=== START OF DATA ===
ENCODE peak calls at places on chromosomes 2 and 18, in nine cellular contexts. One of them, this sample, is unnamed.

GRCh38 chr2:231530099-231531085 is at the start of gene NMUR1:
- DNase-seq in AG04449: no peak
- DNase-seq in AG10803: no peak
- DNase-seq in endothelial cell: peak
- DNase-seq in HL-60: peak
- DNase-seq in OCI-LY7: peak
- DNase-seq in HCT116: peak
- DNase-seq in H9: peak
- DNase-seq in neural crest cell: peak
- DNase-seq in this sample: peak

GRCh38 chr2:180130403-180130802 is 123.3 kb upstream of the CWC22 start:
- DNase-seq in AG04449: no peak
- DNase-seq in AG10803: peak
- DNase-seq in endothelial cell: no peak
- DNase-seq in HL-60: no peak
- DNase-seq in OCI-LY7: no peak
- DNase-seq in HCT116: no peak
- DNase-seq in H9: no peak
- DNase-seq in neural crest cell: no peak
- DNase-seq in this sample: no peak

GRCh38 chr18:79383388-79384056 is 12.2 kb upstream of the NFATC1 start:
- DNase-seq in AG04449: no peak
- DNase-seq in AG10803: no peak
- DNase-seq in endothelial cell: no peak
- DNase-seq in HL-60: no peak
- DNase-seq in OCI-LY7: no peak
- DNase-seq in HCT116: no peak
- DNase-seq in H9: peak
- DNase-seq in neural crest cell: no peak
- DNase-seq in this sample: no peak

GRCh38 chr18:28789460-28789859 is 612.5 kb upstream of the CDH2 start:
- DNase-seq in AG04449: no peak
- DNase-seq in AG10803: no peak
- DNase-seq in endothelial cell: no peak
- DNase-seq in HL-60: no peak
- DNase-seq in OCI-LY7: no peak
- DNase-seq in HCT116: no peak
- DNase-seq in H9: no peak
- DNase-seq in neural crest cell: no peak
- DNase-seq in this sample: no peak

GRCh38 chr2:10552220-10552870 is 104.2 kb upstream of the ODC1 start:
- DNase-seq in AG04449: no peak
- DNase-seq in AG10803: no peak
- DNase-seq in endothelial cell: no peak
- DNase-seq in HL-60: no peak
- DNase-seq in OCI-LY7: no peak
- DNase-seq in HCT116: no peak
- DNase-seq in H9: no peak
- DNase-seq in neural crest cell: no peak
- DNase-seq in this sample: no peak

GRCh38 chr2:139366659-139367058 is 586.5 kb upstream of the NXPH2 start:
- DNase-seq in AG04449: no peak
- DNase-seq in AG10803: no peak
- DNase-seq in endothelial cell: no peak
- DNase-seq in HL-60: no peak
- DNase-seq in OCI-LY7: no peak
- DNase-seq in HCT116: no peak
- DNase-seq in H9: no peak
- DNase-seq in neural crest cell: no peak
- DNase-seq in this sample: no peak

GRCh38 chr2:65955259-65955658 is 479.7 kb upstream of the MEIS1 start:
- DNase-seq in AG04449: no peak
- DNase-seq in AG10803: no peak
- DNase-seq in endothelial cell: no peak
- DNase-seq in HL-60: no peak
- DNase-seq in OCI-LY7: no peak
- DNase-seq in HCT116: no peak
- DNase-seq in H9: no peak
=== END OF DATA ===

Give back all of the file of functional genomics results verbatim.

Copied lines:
ENCODE peak calls at places on chromosomes 2 and 18, in nine cellular contexts. One of them, this sample, is unnamed.

GRCh38 chr2:231530099-231531085 is at the start of gene NMUR1:
- DNase-seq in AG04449: no peak
- DNase-seq in AG10803: no peak
- DNase-seq in endothelial cell: peak
- DNase-seq in HL-60: peak
- DNase-seq in OCI-LY7: peak
- DNase-seq in HCT116: peak
- DNase-seq in H9: peak
- DNase-seq in neural crest cell: peak
- DNase-seq in this sample: peak

GRCh38 chr2:180130403-180130802 is 123.3 kb upstream of the CWC22 start:
- DNase-seq in AG04449: no peak
- DNase-seq in AG10803: peak
- DNase-seq in endothelial cell: no peak
- DNase-seq in HL-60: no peak
- DNase-seq in OCI-LY7: no peak
- DNase-seq in HCT116: no peak
- DNase-seq in H9: no peak
- DNase-seq in neural crest cell: no peak
- DNase-seq in this sample: no peak

GRCh38 chr18:79383388-79384056 is 12.2 kb upstream of the NFATC1 start:
- DNase-seq in AG04449: no peak
- DNase-seq in AG10803: no peak
- DNase-seq in endothelial cell: no peak
- DNase-seq in HL-60: no peak
- DNase-seq in OCI-LY7: no peak
- DNase-seq in HCT116: no peak
- DNase-seq in H9: peak
- DNase-seq in neural crest cell: no peak
- DNase-seq in this sample: no peak

GRCh38 chr18:28789460-28789859 is 612.5 kb upstream of the CDH2 start:
- DNase-seq in AG04449: no peak
- DNase-seq in AG10803: no peak
- DNase-seq in endothelial cell: no peak
- DNase-seq in HL-60: no peak
- DNase-seq in OCI-LY7: no peak
- DNase-seq in HCT116: no peak
- DNase-seq in H9: no peak
- DNase-seq in neural crest cell: no peak
- DNase-seq in this sample: no peak

GRCh38 chr2:10552220-10552870 is 104.2 kb upstream of the ODC1 start:
- DNase-seq in AG04449: no peak
- DNase-seq in AG10803: no peak
- DNase-seq in endothelial cell: no peak
- DNase-seq in HL-60: no peak
- DNase-seq in OCI-LY7: no peak
- DNase-seq in HCT116: no peak
- DNase-seq in H9: no peak
- DNase-seq in neural crest cell: no peak
- DNase-seq in this sample: no peak

GRCh38 chr2:139366659-139367058 is 586.5 kb upstream of the NXPH2 start:
- DNase-seq in AG04449: no peak
- DNase-seq in AG10803: no peak
- DNase-seq in endothelial cell: no peak
- DNase-seq in HL-60: no peak
- DNase-seq in OCI-LY7: no peak
- DNase-seq in HCT116: no peak
- DNase-seq in H9: no peak
- DNase-seq in neural crest cell: no peak
- DNase-seq in this sample: no peak

GRCh38 chr2:65955259-65955658 is 479.7 kb upstream of the MEIS1 start:
- DNase-seq in AG04449: no peak
- DNase-seq in AG10803: no peak
- DNase-seq in endothelial cell: no peak
- DNase-seq in HL-60: no peak
- DNase-seq in OCI-LY7: no peak
- DNase-seq in HCT116: no peak
- DNase-seq in H9: no peak